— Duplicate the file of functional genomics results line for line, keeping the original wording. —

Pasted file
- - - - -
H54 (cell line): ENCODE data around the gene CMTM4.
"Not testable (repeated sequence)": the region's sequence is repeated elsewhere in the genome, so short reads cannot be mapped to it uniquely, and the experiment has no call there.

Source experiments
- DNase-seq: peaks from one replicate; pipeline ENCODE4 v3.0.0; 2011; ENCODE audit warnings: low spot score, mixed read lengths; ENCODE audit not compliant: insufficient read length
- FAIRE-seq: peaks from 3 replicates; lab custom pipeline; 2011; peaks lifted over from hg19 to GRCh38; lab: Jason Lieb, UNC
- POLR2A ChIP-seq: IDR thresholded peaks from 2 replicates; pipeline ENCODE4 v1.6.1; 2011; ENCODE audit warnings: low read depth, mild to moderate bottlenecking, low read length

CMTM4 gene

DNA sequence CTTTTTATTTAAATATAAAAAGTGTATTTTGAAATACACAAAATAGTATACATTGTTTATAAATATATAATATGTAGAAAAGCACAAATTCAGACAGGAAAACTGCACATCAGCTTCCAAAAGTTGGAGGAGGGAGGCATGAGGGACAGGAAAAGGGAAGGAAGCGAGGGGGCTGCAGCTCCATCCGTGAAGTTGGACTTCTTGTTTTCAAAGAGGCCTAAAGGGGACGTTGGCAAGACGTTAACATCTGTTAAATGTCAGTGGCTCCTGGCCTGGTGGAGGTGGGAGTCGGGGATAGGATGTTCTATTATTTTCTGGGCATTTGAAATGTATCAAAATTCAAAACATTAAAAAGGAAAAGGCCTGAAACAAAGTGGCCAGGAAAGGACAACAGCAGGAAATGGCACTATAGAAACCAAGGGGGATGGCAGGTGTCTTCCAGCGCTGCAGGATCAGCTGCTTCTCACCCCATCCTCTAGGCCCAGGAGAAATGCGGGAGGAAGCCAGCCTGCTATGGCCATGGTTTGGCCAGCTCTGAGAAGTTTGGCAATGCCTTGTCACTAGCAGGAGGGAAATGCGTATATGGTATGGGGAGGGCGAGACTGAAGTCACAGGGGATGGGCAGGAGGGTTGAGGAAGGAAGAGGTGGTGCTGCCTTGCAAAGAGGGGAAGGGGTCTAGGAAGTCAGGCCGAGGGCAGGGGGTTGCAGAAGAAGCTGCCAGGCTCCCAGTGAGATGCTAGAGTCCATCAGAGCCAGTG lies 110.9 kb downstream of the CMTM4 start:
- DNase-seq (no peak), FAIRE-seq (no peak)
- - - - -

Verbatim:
H54 (cell line): ENCODE data around the gene CMTM4.
"Not testable (repeated sequence)": the region's sequence is repeated elsewhere in the genome, so short reads cannot be mapped to it uniquely, and the experiment has no call there.

Source experiments
- DNase-seq: peaks from one replicate; pipeline ENCODE4 v3.0.0; 2011; ENCODE audit warnings: low spot score, mixed read lengths; ENCODE audit not compliant: insufficient read length
- FAIRE-seq: peaks from 3 replicates; lab custom pipeline; 2011; peaks lifted over from hg19 to GRCh38; lab: Jason Lieb, UNC
- POLR2A ChIP-seq: IDR thresholded peaks from 2 replicates; pipeline ENCODE4 v1.6.1; 2011; ENCODE audit warnings: low read depth, mild to moderate bottlenecking, low read length

CMTM4 gene

DNA sequence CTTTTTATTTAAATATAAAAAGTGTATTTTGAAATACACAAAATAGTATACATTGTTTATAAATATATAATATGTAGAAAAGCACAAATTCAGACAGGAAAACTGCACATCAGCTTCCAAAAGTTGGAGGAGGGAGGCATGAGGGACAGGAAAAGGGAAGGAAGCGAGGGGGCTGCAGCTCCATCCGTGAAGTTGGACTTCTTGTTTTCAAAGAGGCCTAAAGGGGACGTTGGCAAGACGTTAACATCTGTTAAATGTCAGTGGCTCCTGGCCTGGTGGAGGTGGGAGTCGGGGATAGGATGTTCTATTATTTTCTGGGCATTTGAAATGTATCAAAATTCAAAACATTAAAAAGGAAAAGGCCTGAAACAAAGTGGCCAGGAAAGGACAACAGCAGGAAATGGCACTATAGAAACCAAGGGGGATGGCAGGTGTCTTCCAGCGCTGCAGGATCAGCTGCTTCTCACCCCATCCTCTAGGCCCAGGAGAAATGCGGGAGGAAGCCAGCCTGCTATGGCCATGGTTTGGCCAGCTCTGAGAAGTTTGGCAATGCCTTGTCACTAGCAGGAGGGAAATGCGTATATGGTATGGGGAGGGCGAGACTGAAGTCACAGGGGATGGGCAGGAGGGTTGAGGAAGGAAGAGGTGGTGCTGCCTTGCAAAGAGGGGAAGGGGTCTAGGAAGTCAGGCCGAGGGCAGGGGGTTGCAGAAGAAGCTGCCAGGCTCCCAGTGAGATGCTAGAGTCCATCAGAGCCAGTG lies 110.9 kb downstream of the CMTM4 start:
- DNase-seq (no peak), FAIRE-seq (no peak)